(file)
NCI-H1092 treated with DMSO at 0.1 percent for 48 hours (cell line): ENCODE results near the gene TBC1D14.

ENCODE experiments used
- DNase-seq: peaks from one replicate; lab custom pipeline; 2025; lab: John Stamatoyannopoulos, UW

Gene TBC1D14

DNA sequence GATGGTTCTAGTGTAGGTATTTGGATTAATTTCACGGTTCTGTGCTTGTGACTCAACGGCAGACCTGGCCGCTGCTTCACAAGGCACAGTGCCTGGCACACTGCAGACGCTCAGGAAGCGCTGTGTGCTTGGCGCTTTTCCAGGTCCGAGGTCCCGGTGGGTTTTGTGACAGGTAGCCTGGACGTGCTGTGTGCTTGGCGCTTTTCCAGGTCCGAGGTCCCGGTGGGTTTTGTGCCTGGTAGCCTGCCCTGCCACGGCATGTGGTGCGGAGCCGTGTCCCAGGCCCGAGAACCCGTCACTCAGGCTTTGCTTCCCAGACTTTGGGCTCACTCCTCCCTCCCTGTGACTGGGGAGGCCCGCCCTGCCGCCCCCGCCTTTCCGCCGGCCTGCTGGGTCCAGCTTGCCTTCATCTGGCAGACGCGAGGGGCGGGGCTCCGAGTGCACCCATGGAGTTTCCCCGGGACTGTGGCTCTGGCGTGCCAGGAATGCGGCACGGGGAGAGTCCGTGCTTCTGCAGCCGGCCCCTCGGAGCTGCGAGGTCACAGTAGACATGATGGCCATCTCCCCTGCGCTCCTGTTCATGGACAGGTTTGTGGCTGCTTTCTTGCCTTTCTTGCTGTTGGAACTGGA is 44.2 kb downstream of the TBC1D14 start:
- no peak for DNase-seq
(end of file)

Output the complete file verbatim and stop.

NCI-H1092 treated with DMSO at 0.1 percent for 48 hours (cell line): ENCODE results near the gene TBC1D14.

ENCODE experiments used
- DNase-seq: peaks from one replicate; lab custom pipeline; 2025; lab: John Stamatoyannopoulos, UW

Gene TBC1D14

DNA sequence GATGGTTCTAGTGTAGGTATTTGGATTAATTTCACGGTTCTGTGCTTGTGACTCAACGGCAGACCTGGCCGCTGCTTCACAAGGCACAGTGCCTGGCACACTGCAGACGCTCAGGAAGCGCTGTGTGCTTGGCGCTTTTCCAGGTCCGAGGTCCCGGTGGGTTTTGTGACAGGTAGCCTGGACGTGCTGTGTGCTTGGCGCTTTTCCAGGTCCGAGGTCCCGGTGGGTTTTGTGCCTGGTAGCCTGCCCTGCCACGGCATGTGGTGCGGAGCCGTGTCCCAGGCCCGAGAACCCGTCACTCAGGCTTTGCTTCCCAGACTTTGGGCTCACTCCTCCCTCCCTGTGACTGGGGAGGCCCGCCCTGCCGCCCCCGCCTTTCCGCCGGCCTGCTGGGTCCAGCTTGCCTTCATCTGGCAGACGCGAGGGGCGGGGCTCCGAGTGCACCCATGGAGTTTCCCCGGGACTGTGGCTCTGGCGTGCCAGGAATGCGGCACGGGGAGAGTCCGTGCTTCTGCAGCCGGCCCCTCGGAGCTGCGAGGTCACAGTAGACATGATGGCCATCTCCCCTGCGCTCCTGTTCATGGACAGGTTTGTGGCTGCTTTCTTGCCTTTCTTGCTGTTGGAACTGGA is 44.2 kb downstream of the TBC1D14 start:
- no peak for DNase-seq